It would be easier to think of Hagar’s story as someone else’s story, since the people of God do not trace their heritage back to Hagar. It would be so much nicer for us for us to come to believe that their story, whomever they are, story is not OUR story. So what does it really matter? We want to think as Abraham and Sarah thought, “out of sight, out of mind.”   We come to believe, “if I don’t see it happen, then it must not be happening”, or even, “I am not actually aware of it when it happens, then I am not responsible for it happening.” But this is not their story. This is OUR story.

When we turn a blind eye to abuse; when we try to ignore the people all around us who are being misused; when we participate in culturally sanctioned activities and systems which do harm or allow abuse to happen to other people, when our words tell half-truths about the lives of others who are being victimized, we are Abraham and Sarah.  When we find that we are participating in systems and paradigms that allow other people to be abused, misused, and enslaved, we are being Sarah and Abraham. We are throwing Hagar and her son into the desert so they can suffer somewhere far off where we cannot see them and remain unaware of what is happening to them.

Let us be better than that!  The people of God ARE better than that. We cannot call ourselves the children of God. We cannot call ourselves Christians and turn a blind eye or stay silent or even participate in the abuse of other human beings. Let us stand up and say, “No,” when we are witness to a person being harmed in anyway”  Let us stand up and say, “No,” when we realize we are participating in culturally sanctioned activities or benefitting from long standing systems which crush and demoralize other people, let us do our best to extricate ourselves from these things. Let us not continue to prop up systems and common practices which bring harm to others. Let us be better than Abraham and Sarah, let us not us not fail as they did. Let us truly be the people of God! Let us remember Hagar, let us tell her story and let us not allow this to continue to happen! Let us tell Hagar’s story.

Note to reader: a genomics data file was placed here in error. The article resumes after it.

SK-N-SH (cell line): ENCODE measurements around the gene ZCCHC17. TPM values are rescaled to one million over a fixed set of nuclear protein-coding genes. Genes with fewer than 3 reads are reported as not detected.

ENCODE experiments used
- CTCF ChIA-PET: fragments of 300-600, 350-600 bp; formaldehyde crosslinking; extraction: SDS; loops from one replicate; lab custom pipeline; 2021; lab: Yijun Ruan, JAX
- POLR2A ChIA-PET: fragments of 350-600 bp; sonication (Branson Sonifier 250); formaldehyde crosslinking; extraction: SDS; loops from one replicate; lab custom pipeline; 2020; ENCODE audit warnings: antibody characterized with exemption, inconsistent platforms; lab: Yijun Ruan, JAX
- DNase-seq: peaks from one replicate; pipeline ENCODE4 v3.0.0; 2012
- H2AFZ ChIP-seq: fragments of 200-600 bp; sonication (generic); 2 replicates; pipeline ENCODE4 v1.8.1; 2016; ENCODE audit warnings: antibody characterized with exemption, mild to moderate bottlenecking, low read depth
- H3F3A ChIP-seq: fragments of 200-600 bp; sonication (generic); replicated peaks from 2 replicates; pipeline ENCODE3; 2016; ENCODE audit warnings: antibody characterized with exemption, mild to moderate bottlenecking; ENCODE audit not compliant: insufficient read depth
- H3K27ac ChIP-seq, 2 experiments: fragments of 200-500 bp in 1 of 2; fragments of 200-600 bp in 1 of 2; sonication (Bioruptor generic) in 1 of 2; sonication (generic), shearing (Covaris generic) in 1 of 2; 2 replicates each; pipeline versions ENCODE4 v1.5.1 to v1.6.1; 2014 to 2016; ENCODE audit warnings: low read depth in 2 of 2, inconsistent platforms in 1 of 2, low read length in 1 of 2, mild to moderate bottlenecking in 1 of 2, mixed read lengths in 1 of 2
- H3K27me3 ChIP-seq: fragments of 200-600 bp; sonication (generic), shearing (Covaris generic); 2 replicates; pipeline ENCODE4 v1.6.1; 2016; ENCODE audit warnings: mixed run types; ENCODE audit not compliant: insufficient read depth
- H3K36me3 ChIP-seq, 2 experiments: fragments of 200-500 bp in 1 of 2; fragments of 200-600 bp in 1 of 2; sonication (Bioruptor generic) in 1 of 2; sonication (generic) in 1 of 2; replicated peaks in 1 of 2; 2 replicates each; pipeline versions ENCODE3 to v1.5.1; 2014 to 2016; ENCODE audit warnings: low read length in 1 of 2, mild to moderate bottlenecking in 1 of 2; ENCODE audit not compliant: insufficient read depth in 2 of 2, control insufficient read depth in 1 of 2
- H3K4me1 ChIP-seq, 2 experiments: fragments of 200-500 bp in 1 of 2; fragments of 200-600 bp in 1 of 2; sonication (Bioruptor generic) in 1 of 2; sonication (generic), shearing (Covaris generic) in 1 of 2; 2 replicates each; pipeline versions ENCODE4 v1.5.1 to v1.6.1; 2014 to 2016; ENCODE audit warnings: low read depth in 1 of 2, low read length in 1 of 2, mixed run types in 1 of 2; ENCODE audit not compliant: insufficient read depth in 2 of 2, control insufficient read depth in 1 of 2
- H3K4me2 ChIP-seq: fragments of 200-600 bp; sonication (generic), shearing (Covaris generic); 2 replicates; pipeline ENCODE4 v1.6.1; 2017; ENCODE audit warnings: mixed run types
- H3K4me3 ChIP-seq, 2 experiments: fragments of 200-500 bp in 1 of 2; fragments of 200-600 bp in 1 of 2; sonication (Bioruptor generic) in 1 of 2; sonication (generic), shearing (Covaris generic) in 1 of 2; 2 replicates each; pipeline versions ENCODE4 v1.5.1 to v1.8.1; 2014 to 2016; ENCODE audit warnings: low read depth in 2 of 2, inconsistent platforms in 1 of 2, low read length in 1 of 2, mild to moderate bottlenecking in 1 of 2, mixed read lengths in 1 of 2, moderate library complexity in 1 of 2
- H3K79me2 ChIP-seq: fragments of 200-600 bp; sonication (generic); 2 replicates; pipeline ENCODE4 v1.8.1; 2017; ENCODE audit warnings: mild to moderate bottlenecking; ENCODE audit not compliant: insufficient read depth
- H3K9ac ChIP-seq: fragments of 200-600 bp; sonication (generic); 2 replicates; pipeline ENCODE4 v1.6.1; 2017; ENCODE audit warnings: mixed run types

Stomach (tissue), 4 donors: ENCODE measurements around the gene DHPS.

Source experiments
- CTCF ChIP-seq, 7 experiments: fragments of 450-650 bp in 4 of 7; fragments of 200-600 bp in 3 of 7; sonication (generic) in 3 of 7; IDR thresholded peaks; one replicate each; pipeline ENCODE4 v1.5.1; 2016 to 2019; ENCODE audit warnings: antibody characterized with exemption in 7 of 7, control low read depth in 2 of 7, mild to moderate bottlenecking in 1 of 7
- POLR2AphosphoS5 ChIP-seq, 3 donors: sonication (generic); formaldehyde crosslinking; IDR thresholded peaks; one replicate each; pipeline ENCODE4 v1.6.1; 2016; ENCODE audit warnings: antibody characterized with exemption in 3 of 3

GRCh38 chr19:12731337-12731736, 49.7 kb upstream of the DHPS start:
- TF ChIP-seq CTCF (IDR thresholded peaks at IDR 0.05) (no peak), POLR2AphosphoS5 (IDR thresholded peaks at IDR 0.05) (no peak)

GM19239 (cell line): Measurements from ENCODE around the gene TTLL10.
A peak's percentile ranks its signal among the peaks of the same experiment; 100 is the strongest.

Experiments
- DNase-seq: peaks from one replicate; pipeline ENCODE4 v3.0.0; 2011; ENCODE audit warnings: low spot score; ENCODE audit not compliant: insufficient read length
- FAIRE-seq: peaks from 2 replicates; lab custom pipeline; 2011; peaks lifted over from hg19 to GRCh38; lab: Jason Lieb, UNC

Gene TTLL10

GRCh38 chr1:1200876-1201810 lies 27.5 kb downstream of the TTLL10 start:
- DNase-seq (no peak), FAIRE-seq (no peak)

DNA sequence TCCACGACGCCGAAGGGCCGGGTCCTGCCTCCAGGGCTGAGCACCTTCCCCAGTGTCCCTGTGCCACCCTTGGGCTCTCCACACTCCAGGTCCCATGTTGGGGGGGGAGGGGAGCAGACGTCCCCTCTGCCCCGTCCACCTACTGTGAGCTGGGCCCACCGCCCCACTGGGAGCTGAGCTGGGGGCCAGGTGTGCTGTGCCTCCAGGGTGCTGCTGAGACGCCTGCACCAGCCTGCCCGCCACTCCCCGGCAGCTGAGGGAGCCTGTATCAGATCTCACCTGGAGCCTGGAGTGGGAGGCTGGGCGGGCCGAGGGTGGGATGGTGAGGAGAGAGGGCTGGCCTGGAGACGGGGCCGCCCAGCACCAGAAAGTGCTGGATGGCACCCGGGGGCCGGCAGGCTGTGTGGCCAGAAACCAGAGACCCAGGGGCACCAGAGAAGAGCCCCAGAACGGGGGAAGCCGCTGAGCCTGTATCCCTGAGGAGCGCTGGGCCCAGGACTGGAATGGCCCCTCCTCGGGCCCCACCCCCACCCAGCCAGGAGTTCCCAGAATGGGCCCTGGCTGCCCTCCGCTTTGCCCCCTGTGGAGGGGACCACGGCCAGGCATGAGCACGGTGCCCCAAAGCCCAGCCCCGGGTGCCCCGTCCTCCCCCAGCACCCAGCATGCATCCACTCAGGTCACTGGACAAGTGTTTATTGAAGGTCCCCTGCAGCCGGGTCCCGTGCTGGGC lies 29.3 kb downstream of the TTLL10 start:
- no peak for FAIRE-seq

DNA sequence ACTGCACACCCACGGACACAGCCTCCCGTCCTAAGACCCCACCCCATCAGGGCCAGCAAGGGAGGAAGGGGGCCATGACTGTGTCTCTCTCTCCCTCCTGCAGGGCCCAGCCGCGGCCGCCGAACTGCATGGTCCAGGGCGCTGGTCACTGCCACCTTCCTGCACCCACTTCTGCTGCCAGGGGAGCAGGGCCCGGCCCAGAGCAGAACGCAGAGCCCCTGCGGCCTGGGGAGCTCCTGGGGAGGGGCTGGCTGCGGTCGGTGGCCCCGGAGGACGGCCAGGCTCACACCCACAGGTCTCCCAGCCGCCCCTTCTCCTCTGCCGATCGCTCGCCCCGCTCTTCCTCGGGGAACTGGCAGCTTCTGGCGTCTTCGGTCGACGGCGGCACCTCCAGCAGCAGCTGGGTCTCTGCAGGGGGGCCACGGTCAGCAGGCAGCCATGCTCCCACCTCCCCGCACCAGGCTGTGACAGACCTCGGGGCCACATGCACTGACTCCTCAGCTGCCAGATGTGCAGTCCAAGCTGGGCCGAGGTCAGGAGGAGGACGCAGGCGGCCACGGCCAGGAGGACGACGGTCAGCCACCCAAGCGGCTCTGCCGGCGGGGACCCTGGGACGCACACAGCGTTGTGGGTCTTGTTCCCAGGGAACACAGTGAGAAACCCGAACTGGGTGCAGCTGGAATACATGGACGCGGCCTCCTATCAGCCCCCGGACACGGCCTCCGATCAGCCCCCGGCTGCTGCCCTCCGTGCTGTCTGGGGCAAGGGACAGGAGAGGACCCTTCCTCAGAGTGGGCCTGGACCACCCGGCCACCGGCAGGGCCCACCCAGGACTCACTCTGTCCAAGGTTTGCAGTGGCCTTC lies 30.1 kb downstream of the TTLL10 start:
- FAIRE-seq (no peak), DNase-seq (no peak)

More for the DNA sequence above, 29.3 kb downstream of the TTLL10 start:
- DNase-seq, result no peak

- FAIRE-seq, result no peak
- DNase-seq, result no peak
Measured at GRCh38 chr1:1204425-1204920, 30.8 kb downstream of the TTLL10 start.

Wednesday, June 17, 2020

Manna for Today: Psalm 39

Psalm 39:1-13

Key Verses: 39:1-2

“I promised I would watch my steps so as not to sin with my tongue; promised to keep my mouth shut as long as the wicked were in my presence. So I was completely quiet, silent. I kept my peace, but it did no good. My pain got worse.” CEB

Guarding our words, being careful with our actions is hard. There are so many words we can put in the world, hurtful words, false words, harmful words. When we are hurting, when we are angry, when we are confused, when we ourselves are hurting, it is that much easier to regret the words we say, the words we type. Sometimes keeping silent is the best choice. Not spewing forth hotheaded, unchecked words, saying things we may not mean and cannot take back. When we do speak, when the pain inside is too much and we cannot bear to hold it in, the words we speak are words spoken to God. When we cannot be silent the first words we speak, the first words we use are words of faith, words of reliance on God. When we need to speak, when words are the right course of action, as Christians our words should first be filtered through the righteousness, the goodness, should be tempered and honed by the character of God. Sometimes silence is the only language which should be spoken and other times, when words are necessary, when silence will not do, we can only speak that which speaks to the justice, the righteousness, and the goodness of God.


Thing to Think on

What does remaining silent look like for you?

Are there times when you wish you could take back words you have written or spoken?

What kind of words do you need to speak to God today?

If you need to speak what would you say?

If you took those words to God first,  how would filtering your words through the character of God change what you say?



A Prayer for Today